If you’re familiar with the Billionaires handbook, Forbes, then you’ll know that they love nothing more than to produce lists. The most reputable of these is the world’s top billionaires but today we saw them release another of the most anticipated lists that they produce – the world’s richest soccer teams.
Topping the list for a fifth consecutive year are English Premier League leaders Manchester United who are valued at $1.86bn (£1.15bn). Second place on the list is property of Spanish club Real Madrid who have a net worth of $1.45bn with the top three completed by London side Arsenal who are worth $1.19bn.
Barcelona slipped one place to fifth with a value of $975m with Bayern moving above them into fourth as their worth hit $1.1bn.
Forbes executive editor, Mike Ozania, said, “The top soccer teams that can consistently qualify for the big European tournaments are increasing in value in large part because they reaping the benefits of higher broadcasting and sponsorship revenue.”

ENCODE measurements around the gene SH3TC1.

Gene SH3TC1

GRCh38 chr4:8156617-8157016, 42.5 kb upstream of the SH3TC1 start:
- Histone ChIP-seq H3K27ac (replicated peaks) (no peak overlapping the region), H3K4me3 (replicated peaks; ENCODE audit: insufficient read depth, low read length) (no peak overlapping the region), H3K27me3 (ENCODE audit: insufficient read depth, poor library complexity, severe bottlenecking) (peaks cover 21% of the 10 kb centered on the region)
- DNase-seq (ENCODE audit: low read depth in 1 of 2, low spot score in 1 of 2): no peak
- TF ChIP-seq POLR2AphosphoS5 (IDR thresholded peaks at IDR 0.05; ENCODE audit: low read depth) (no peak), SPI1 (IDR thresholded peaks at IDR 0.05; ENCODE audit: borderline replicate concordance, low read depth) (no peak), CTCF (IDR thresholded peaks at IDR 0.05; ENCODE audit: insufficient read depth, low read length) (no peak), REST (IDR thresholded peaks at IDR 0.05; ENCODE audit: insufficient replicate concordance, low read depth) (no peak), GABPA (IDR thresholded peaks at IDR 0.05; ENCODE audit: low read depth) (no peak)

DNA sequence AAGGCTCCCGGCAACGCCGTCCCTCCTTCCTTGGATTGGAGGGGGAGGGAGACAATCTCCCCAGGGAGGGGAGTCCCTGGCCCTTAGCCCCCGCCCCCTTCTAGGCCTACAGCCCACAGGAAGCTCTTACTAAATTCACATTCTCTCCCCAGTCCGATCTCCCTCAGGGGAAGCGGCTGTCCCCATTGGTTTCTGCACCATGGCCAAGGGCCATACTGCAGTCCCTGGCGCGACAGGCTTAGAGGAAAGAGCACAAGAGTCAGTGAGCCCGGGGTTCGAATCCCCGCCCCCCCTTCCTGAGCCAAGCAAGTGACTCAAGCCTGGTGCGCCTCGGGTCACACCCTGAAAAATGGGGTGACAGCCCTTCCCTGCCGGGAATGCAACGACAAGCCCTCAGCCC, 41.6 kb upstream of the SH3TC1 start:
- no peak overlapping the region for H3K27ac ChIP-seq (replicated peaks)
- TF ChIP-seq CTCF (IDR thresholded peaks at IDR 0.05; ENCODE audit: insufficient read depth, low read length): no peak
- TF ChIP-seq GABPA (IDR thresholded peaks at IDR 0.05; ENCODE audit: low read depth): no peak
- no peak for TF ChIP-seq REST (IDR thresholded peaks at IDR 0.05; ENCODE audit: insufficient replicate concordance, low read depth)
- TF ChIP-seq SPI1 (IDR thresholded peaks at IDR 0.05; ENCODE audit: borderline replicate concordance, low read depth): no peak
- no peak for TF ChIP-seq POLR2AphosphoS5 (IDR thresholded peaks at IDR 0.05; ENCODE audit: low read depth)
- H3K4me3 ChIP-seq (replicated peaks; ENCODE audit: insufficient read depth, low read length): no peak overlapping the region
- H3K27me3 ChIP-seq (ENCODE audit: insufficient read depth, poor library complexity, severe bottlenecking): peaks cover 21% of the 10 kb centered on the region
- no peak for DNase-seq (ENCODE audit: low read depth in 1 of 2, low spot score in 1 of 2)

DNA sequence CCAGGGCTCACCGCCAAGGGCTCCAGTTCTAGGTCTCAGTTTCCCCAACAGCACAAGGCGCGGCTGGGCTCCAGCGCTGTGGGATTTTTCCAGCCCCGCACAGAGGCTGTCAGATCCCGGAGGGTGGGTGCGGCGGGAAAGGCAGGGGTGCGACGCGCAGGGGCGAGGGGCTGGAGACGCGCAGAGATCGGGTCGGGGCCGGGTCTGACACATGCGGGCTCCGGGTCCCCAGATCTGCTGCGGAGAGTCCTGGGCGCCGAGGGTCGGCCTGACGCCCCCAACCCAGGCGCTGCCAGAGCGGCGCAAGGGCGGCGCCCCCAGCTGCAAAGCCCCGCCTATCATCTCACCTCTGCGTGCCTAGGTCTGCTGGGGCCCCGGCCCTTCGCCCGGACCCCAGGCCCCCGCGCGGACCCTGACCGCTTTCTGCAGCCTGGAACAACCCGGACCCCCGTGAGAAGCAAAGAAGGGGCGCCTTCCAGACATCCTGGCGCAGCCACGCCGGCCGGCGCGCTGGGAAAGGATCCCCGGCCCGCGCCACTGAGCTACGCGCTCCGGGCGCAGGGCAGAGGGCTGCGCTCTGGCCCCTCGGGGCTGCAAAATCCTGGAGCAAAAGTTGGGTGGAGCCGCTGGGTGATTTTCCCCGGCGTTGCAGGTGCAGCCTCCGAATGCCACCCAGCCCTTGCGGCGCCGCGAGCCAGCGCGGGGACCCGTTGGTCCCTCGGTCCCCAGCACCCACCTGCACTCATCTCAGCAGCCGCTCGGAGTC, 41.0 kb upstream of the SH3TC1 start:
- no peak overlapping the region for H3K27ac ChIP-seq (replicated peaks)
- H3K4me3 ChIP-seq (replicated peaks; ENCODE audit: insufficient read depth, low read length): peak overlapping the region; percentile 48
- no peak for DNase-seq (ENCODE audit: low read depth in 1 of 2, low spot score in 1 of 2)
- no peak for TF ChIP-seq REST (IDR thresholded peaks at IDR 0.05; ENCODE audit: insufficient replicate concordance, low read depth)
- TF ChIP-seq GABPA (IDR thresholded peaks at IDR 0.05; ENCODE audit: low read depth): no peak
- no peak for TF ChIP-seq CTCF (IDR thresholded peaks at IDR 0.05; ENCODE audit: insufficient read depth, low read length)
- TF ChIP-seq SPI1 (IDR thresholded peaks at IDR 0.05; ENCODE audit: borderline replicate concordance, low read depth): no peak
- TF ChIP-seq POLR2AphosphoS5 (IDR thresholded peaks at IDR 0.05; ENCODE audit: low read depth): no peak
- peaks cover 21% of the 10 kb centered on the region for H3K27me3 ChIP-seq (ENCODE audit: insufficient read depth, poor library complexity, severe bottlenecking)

In addition to this, the Global Sports Salaries Survey 2011 was released today and it showed that the New York Yankees are no longer the highest paying sports team in the world. Barcelona and Real Madrid took over the baseball franchise after their average first team wages outstripped the Bronx Bombers.
Barcelona an average per annum wage of £4.94m, or just over £95k a week, whereas Madrid trailed on £4.6m.
“We’ve known for years that the biggest bucks have been in American basketball and baseball but the rise and rise in wages among the elite of European football continues, closing that gap,” Nick Harris, the editor of sportingintelligence.com and author of the report, said in a statement.
“UEFA’s Financial Fair Play regulations may act as a brake on this inflation in football pay in a few years’ time but for now the big guns in Europe are still splashing out.”
The Yankees paid their players a mere £4.2m average per annum with the LA Lakers, Orlando Magic, and Chelsea the next three teams on the list.